Power and panache in a full-size package from PlymouthPlymouth’s legendary “Suddenly it’s 1960” ad tagline of 1957 had boomeranged; by the time it actually was 1960, and GM had launched its longer-lower-wider models in a bid to catch up, Mopar had advanced very little style-wise in that same period. Plymouth was still third in the national sales race, thanks in large part to a boost from the hot-selling Valiant. Without Valiant, the division sold barely a quarter-million cars.
This 1960 Plymouth Fury is the very picture of 1950s opulence and splendor. Fins? Jukebox instrument panel? Wide whites on wire wheels? Swivel-out front seats? Tri-tone interior? The odd placement of carefully designed logos and scripts around the body? Sport deck, an optional trunk lid with a faux-spare tire molded in? Hectares of chrome slathered on all surfaces? Skirts, fer cryin’ out loud? How many kitschy mid-century styling cues could a single car carry? Size, proportion, the evolution of the “Forward Look,” everything you can readily see on this convertible fairly screams of the decade of Eisenhower.
Step inside, and your opinion won’t be swayed. If you’re used to the stark simplicity of the ’60s, man, it’s a whole different world in here. No shifter up through the floor, no tachometer, no bucket seats (well, it’s sort of a bucket, as it’s able to spin to make it simpler to get in and out), no console, none of the fripperies that have come to be associated with what we know to be a muscle car. Itchy cloth seating areas display a seemingly random pattern sewn into the fabric. A pattern of what exactly, we don’t know. The steering wheel is shaped like a TV screen, with sparkly clear bits top and bottom, solid grips for your hands at 9 and 3 o’clock, and a big chrome burst in the middle, just because. The gauges jut out from the dashboard, with white numbers on a black background demarking the brightly colored ribbon speedometer with red hash marks. The legendary Mopar pushbutton shifter is in the dash, conveniently placed at the left hand. It’s all texture and _ ash, delightfully tactile yet ultimately hollow, a last gasp of that ’50s exuberance before the somber ’60s came to play. A hardtop was available, of course, but the convertible only adds to the retro-liveliness.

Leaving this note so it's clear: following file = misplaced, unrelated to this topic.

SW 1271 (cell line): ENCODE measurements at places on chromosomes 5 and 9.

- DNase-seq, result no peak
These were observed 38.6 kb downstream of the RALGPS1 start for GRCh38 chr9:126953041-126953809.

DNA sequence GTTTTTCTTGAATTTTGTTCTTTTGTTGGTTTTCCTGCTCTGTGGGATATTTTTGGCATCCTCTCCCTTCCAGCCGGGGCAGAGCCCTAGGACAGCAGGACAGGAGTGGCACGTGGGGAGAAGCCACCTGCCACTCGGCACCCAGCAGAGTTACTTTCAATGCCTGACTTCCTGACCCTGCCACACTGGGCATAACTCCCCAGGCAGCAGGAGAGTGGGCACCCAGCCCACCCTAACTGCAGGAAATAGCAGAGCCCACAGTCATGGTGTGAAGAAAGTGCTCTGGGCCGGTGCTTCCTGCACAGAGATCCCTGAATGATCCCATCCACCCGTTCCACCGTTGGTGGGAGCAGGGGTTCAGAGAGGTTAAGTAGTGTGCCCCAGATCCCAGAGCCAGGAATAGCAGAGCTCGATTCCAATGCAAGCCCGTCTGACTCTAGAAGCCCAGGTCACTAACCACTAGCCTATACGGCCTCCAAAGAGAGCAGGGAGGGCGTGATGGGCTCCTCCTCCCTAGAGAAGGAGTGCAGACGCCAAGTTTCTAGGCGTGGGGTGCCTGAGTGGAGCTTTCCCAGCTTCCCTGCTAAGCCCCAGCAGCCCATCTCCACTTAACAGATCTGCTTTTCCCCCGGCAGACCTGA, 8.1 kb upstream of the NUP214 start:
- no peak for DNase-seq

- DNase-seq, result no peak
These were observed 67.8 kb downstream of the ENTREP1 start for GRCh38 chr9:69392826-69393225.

Yet, if you look deeper, this particular 1960 Fury is a car at a crossroads. Yes, the body is all about the ’50s. Still, if you scratch through the surface excitement, there are some significant leaps forward here. First up is unitized construction. Mopar tried to popularize it as early as the mid-1930s, in its controversial Air_ ow—all of Rambler’s chest-beating over how its predecessor, Nash, pioneered this innovation was a little disingenuous—but every new 1960 Plymouth (including the compact Valiant) had unit-body construction. Plymouth claimed it took 5,400 welds to put together a fullsize unit-body (Savoy, Belvedere, or Fury, no matter), and as a result offered 100-percent greater body rigidity and 40-percent greater beam strength than its contemporary competition from GM and Ford, despite elements that were up to 75-percent heavier than competitors’. Six separate chemical sprays and seven chemical baths, plus four coats of paint, prevented rust on the inner structure; before the paint went on, all of the seams were shot with a weld sealant that expanded and dried as the body dried in the paint oven. Additional soundproofing was provided by larger rear-spring bushings, a new driveshaft designed to reduce hum, special liquid sealant and fibrous matting throughout. The result? A lighter car and a smoother in-cabin experience. The engine was held in its own separate subframe, isolated from the rest of the car.